With new owners, Florida Project motel dwellers must leave

Approximately 15 people currently live in the hotel where the 2017 film was set

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Residents at a motel along a tourist strip not far from Walt Disney World that was used as the setting for the 2017 film "The Florida Project" were told that they must vacate on short notice because the complex has been sold to another owner.

Residents of the Magic Castle Inn & Suites were told last Monday that the hotel had been purchased and the new owners were forcing everyone out, local media reported. Because the Magic Castle was a motel, the new owners don't have to follow the same eviction procedures that a landlord would for removing tenants from a rental apartment.

"Now I have to find a home and a job," Heather Squires, who paid for her room by working at the motel, told the Orlando Sentinel. "That’s a lot to dump on someone in less than 24 hours."

The lavender-painted hotel was the setting for the movie that, through the eyes of a young girl, told a story of poverty and resilience at the pay-by-the-week motel that was the home of last resort for people who couldn't afford anywhere else to live.

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About 15 people had been living at the hotel before the closure, said David Sarfati, who owned the hotel with his wife before it was sold.

MIAMI, FL - OCTOBER 5: Jaie Laplante is seen at the Tower Theater during "THE FLORIDA PROJECT" Miami Premiere Q&A on October 5, 2017 in Miami, Florida. (Photo by Alexander Tamargo/Getty Images for A24)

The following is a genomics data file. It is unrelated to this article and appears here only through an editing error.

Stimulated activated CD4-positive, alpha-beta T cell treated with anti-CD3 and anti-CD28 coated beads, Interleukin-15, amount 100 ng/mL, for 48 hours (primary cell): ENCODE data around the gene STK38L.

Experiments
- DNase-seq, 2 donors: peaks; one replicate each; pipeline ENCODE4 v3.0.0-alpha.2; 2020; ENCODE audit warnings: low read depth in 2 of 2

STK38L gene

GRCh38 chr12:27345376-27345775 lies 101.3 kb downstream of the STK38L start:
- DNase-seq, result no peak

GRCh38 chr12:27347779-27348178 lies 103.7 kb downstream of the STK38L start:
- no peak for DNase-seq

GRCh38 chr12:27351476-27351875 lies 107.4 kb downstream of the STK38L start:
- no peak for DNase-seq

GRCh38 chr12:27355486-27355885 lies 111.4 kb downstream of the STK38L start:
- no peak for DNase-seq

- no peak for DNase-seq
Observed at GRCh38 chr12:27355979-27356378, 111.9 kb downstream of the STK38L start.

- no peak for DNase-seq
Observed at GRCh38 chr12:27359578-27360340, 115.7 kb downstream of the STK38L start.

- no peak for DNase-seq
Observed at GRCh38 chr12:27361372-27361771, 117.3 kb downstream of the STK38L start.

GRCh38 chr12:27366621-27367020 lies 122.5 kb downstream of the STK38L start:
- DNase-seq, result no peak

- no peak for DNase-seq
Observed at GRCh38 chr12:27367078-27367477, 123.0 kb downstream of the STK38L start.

MIAMI, FL - OCTOBER 5: Jaie Laplante is seen at the Tower Theater during "THE FLORIDA PROJECT" Miami Premiere Q&A on October 5, 2017 in Miami, Florida. (Photo by Alexander Tamargo/Getty Images for A24) ((Photo by Alexander Tamargo/Getty Images for A24))

Residents said they were given no warning about the motel's pending closure, even though the owners had been supportive of them in the past.

"No warning at all, no severance package," said Thomas Delgado, who also lived and worked at the motel. "Just, ‘Here’s your final paycheck and your vacation pay. Bye.’"

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Sarfati said he too was surprised by the speed at which the new owners were moving. He said he had expected months to prepare for the transition and didn't realize the new owners wanted residents out until trash containers showed up at the motel on Monday.

"When the dumpsters showed up, we knew there was something wrong," Sarfati said.

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A listing by Corcoran Premier Realty showed the property was under contract for $5.5 million, but a deed hadn't yet cleared Osceola County property records.